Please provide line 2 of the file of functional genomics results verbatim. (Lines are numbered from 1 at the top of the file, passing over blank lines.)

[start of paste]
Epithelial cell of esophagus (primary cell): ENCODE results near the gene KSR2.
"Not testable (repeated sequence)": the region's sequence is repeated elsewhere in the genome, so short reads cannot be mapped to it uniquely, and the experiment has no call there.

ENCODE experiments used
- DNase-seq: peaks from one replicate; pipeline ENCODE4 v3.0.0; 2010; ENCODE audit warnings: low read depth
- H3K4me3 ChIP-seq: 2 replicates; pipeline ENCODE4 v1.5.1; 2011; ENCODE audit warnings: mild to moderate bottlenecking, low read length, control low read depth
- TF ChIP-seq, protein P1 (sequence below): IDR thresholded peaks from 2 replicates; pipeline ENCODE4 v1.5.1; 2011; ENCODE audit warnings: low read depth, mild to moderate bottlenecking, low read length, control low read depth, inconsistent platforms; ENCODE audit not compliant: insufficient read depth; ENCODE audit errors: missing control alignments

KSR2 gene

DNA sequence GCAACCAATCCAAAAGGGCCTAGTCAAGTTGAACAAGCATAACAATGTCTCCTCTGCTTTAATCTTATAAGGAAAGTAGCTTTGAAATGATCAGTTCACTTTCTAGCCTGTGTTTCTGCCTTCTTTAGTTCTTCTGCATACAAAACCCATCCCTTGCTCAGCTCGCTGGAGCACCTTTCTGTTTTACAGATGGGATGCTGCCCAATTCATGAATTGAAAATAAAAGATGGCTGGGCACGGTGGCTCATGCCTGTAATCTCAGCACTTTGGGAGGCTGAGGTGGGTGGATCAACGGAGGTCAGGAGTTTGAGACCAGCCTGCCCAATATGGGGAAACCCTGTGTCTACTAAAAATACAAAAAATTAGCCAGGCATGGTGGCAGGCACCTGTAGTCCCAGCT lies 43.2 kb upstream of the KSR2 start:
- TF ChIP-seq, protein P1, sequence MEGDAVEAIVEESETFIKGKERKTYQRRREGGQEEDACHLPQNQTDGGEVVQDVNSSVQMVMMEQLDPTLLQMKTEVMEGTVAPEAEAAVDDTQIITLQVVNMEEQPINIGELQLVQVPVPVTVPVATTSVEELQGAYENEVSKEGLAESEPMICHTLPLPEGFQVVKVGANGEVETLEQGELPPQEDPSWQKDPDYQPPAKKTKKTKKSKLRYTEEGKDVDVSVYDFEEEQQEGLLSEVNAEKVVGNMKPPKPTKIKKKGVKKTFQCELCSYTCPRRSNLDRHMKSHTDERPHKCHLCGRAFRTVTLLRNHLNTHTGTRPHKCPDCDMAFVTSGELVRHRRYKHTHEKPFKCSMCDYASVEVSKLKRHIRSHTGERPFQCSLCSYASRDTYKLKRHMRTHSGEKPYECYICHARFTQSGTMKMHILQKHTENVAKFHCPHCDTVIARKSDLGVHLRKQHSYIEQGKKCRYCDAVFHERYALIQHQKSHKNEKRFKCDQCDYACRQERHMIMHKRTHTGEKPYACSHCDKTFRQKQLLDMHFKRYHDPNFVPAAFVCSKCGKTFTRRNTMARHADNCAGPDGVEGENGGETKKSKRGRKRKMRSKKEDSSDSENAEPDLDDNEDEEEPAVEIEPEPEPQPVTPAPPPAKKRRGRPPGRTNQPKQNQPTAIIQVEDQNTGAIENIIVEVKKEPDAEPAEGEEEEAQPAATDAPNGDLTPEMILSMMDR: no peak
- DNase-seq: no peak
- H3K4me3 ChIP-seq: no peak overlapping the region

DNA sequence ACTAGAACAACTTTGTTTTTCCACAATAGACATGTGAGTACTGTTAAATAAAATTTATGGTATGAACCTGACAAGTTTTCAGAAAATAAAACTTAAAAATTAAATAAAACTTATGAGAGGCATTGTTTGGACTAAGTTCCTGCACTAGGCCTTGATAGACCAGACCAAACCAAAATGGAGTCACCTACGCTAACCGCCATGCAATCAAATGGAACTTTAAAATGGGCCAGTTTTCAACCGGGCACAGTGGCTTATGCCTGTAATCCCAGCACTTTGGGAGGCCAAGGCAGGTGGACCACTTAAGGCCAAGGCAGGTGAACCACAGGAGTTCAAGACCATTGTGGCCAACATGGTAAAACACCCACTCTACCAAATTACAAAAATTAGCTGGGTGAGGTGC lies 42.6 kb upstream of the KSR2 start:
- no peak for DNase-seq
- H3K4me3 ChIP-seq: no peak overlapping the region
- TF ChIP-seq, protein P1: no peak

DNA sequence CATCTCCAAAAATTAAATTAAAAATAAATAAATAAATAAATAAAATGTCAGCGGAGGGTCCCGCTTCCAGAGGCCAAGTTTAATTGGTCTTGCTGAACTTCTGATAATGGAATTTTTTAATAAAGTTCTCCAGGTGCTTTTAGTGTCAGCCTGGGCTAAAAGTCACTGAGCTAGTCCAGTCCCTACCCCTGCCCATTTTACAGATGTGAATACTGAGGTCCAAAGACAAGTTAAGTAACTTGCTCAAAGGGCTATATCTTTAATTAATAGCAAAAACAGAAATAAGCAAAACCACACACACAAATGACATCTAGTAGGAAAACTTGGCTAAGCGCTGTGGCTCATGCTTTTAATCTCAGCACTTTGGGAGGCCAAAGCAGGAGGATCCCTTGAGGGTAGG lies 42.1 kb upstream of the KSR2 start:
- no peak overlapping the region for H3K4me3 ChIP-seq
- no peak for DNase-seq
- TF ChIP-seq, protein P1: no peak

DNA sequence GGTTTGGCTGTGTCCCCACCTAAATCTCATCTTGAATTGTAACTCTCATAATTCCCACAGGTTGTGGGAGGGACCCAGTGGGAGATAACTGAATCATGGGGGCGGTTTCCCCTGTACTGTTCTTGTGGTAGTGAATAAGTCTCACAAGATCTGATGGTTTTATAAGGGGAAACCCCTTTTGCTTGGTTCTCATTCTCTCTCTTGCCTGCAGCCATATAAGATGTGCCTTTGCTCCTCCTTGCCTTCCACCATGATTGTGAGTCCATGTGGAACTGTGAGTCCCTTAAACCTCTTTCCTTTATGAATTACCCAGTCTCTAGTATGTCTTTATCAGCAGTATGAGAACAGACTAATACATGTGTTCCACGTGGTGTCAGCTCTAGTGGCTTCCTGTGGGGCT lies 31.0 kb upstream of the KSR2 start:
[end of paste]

"Not testable (repeated sequence)": the region's sequence is repeated elsewhere in the genome, so short reads cannot be mapped to it uniquely, and the experiment has no call there.